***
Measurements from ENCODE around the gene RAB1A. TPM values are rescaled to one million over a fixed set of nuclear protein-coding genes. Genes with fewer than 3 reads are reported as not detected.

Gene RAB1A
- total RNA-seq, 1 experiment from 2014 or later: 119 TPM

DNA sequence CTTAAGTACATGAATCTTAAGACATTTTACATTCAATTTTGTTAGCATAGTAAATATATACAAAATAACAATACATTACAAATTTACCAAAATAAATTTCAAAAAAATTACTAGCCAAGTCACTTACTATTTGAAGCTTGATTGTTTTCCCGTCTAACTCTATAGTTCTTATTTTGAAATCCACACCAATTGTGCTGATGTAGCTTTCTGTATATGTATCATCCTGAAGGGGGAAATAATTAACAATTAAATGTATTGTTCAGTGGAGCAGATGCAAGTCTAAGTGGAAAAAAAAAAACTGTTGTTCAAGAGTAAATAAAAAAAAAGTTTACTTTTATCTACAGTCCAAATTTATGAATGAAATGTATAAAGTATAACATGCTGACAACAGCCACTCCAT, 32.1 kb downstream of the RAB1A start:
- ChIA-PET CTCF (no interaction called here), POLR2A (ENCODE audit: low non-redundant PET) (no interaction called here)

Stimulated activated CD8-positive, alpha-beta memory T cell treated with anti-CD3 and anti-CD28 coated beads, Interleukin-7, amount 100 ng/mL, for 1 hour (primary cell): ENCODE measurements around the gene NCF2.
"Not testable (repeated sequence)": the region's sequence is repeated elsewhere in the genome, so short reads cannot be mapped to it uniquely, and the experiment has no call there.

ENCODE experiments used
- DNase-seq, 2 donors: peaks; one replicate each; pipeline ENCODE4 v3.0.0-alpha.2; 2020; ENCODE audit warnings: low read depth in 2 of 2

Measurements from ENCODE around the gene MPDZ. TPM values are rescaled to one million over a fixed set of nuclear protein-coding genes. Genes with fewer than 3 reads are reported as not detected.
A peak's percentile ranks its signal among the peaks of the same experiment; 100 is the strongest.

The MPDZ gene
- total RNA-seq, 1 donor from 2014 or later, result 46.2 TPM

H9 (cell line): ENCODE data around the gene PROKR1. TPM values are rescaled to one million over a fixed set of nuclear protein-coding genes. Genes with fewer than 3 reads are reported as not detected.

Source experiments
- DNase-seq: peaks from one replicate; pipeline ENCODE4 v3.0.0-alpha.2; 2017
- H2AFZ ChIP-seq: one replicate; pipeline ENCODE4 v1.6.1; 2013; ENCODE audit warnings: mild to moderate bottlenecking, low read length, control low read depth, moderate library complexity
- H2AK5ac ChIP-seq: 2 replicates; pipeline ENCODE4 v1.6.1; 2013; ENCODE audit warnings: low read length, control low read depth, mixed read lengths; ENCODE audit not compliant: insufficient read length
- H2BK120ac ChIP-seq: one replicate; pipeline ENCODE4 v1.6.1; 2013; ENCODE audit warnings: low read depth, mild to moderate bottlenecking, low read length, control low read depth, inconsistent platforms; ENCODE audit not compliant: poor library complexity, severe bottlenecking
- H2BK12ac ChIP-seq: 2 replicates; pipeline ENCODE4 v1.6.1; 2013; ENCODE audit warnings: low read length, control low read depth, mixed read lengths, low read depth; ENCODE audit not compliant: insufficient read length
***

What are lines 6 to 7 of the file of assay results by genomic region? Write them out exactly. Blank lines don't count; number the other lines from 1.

Stimulated activated CD8-positive, alpha-beta memory T cell treated with anti-CD3 and anti-CD28 coated beads, Interleukin-7, amount 100 ng/mL, for 1 hour (primary cell): ENCODE measurements around the gene NCF2.
"Not testable (repeated sequence)": the region's sequence is repeated elsewhere in the genome, so short reads cannot be mapped to it uniquely, and the experiment has no call there.